Playing in the dark Whiteness and the literary imagination

Toni Morrison

Book - 1992

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Cambridge, MA : Harvard University Press c1992.
Main Author
Toni Morrison (-)
Physical Description
91 p.
Includes bibliographical references.
  • 1. black matters
  • 2. romancing The shadow
  • 3. disturbing nurses and The kindness of sharks
Review by Choice Review

This is a short volume comprising a preface and three chapters based on William E. Massey Sr. lectures given at Harvard University. Morrison, herself a renowned writer of fiction, is also the Robert F. Goheen Professor in the Council of the Humanities at Princeton University, so she brings to her first collection of literary criticism the authority of academe as well as the penetrating insight of the creative writer and reader. Her purpose is to show how, "Explicit or implicit, the Africanist presence informs in compelling and inescapable ways the texture of American literature." The three chapters focus on specific works by, e.g., Willa Cather, Edgar Allan Poe, Mark Twain, and Ernest Hemingway. The vocabulary is literary and scholarly but distinctly not dogmatic or confrontational. As she states, "My project is an effort to avert the critical gaze from the racial object to the racial subject; from the described and imagined to the describers and imaginers; from the serving to the served." This book offers insight for all readers of American literature interested in understanding the complexity of the American psyche as revealed in literature. The perspective offered here is refreshing, unique, accessible, and bold. Appropriate for upper-division undergraduates and faculty. D. S. Isaacs; Fordham University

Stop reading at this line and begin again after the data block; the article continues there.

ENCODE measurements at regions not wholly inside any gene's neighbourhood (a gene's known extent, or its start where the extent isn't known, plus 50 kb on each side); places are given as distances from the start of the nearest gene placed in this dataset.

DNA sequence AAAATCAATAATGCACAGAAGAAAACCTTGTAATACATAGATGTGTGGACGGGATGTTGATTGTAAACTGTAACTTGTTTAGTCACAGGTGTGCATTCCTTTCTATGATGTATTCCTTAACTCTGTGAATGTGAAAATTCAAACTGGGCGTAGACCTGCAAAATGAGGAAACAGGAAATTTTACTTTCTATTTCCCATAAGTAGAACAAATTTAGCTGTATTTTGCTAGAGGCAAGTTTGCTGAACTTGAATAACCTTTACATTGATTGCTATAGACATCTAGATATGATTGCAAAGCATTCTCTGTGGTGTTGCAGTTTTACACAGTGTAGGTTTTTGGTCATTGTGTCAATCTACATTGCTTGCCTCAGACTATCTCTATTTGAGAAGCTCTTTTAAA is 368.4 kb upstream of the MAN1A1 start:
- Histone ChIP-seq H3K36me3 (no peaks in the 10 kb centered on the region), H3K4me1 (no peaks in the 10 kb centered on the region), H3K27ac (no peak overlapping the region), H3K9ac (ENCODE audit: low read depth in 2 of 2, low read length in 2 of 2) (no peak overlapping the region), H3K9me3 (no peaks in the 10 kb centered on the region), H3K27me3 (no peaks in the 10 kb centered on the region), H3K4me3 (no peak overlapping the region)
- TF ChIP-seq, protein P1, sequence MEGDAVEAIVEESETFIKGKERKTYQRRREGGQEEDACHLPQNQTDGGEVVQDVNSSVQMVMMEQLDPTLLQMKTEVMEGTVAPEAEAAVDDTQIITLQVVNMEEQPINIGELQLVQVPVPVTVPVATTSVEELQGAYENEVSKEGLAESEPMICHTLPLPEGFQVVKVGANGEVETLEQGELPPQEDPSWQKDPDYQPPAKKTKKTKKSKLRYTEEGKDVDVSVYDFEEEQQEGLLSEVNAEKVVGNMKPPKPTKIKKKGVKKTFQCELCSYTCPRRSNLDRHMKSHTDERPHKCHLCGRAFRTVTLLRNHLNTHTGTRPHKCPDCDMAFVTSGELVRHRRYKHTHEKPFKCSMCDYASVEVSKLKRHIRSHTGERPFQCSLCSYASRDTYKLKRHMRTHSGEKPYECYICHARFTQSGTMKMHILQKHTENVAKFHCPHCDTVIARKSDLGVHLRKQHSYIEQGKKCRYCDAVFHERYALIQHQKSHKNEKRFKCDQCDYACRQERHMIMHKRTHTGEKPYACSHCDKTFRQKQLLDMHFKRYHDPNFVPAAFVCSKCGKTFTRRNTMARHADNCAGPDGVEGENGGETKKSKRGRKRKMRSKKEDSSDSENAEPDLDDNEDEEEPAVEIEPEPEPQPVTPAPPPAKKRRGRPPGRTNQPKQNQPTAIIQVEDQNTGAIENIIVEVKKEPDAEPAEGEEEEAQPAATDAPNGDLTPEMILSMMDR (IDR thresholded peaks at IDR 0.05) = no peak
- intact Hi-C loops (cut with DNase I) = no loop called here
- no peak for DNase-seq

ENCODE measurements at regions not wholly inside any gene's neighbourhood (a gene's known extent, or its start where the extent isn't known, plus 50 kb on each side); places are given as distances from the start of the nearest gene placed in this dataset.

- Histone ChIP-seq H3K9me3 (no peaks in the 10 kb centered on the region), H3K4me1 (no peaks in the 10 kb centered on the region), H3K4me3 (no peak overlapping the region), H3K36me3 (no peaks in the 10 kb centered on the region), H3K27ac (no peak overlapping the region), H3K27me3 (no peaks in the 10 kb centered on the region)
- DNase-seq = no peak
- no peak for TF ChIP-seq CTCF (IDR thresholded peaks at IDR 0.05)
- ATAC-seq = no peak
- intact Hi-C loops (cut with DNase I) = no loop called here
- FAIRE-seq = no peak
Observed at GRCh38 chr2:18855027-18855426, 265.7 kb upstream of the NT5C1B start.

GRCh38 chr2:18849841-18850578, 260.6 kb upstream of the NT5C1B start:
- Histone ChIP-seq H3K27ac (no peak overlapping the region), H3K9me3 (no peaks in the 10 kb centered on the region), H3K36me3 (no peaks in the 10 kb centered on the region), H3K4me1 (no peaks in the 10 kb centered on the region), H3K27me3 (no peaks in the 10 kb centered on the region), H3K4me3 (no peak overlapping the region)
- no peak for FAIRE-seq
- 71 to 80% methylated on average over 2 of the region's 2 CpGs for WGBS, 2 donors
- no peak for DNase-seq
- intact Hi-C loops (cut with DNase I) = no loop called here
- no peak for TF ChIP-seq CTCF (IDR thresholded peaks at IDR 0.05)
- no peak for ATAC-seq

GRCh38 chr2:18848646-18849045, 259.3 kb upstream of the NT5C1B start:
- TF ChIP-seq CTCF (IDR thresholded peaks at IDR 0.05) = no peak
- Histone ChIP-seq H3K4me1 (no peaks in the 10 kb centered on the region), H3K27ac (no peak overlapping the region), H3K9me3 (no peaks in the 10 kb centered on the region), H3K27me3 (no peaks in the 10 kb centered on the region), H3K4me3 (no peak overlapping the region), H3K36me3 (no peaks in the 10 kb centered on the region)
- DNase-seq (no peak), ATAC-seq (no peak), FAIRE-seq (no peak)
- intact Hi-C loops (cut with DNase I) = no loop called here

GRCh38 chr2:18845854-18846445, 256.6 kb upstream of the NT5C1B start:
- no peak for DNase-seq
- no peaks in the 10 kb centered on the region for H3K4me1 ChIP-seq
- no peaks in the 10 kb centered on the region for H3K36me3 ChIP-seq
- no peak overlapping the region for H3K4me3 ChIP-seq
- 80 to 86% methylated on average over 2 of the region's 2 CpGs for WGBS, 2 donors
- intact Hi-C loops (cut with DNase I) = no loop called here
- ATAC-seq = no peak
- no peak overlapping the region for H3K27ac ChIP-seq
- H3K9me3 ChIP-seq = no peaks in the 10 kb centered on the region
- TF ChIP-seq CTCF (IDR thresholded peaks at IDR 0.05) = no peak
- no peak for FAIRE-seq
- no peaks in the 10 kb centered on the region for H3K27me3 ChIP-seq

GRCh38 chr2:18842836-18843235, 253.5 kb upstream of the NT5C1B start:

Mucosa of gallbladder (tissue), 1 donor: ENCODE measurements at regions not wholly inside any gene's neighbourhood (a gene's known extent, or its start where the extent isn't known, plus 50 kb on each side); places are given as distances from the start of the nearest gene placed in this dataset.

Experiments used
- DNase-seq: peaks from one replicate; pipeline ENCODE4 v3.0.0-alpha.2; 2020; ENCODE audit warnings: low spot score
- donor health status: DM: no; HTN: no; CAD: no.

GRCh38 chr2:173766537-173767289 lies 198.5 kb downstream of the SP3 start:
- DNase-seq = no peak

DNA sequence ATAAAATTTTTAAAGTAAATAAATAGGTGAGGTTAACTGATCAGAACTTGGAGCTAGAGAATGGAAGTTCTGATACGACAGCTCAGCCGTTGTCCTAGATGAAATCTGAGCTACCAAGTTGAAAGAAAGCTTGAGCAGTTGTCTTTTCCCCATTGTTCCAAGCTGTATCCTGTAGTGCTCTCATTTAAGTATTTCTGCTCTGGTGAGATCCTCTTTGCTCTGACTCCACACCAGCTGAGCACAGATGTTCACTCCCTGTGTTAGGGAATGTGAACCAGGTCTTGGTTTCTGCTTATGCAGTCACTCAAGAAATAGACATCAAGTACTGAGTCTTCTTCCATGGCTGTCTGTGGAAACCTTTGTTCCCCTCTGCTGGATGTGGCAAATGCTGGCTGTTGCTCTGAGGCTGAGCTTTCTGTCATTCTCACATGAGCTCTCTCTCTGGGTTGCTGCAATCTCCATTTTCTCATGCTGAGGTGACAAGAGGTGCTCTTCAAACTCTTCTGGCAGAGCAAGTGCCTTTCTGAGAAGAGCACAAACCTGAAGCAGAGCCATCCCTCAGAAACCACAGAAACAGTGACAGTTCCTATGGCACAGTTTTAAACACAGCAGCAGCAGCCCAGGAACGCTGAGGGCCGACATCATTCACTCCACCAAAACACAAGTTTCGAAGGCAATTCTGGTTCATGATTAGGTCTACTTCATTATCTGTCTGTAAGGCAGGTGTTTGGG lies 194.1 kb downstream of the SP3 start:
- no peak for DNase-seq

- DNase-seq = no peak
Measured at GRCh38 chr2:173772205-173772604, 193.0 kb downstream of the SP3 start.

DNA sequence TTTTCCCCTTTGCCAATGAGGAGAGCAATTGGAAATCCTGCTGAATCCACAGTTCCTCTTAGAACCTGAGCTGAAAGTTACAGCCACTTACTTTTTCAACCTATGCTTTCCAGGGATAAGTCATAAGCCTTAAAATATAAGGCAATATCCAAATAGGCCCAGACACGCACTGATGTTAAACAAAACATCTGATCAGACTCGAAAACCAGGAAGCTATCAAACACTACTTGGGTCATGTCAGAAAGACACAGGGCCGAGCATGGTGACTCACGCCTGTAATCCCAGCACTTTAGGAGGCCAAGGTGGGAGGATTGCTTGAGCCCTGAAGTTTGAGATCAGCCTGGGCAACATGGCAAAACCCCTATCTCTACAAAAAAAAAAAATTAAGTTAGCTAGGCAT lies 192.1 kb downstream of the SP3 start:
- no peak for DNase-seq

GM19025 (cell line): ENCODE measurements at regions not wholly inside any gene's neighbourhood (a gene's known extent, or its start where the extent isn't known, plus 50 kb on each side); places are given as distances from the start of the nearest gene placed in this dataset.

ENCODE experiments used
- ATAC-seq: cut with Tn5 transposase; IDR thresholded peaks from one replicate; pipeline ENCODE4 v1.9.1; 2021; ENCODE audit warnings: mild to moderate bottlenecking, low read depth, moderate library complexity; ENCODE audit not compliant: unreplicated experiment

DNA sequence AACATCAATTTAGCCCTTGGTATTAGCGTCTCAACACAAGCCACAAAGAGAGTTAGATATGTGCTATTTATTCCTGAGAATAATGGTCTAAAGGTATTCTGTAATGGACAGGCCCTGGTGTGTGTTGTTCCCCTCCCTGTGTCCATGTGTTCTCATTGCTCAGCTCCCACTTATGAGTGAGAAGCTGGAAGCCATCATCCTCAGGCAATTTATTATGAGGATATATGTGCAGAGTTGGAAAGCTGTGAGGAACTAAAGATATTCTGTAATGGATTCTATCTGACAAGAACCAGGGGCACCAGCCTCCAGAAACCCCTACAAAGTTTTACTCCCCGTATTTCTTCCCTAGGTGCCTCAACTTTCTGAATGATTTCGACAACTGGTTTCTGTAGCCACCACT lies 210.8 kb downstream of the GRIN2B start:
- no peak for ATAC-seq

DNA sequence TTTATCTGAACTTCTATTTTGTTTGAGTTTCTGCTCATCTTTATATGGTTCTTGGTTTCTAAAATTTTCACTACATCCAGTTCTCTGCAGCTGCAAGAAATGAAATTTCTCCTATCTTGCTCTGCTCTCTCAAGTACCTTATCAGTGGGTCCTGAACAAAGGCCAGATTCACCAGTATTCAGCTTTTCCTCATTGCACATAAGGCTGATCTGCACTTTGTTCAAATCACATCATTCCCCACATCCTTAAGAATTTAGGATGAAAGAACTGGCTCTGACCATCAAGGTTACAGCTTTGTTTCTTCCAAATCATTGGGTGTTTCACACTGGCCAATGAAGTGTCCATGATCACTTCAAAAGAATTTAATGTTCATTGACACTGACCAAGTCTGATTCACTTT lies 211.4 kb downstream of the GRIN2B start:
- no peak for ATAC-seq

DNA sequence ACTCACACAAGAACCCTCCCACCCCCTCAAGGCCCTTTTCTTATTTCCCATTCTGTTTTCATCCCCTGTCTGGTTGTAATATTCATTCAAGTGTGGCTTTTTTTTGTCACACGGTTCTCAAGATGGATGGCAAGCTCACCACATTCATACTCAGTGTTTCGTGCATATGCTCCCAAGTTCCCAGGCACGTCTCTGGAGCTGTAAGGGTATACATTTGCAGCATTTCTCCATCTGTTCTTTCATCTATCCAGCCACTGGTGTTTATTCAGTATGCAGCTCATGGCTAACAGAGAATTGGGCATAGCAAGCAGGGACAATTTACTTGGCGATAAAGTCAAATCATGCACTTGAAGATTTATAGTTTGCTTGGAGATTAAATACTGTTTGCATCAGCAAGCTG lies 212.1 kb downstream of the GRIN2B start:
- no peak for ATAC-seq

Copyright American Library Association, used with permission.
Review by Publisher's Weekly Review

Novelist Morrison takes a turn as a literary critic, examining the American literary imagination and finding it obsessed with the white/black polarity. (Aug.) (c) Copyright PWxyz, LLC. All rights reserved

(c) Copyright PWxyz, LLC. All rights reserved
Review by Library Journal Review

Pulitzer Prize-winning novelist Morrison ( Jazz , LJ 4/15/92) believes that an African American presence, largely ignored by critics, has always permeated white American literature. She opens by carefully setting her parameters and defining her terms--e.g., Africanism: ``the denotative and connotative blackness that African peoples have come to signify, as well as the entire range of views, assumptions, readings, and misreadings that accompany Eurocentric learning about these people.'' The first few pages feature densely packed language whose meaning becomes clearer when Morrison examines such specific works as Willa Cather's Sapphira and the Slave Girl . This brief, highly provocative book, which considers ``the impact of racism on those who perpetuate it,'' is highly recommended not only for Morrison's many admirers but for all those interested in American literature.--Louis J. Parascandola, Long Island Univ., Brooklyn Campus , New York (c) Copyright 2010. Library Journals LLC, a wholly owned subsidiary of Media Source, Inc. No redistribution permitted.

(c) Copyright Library Journals LLC, a wholly owned subsidiary of Media Source, Inc. No redistribution permitted.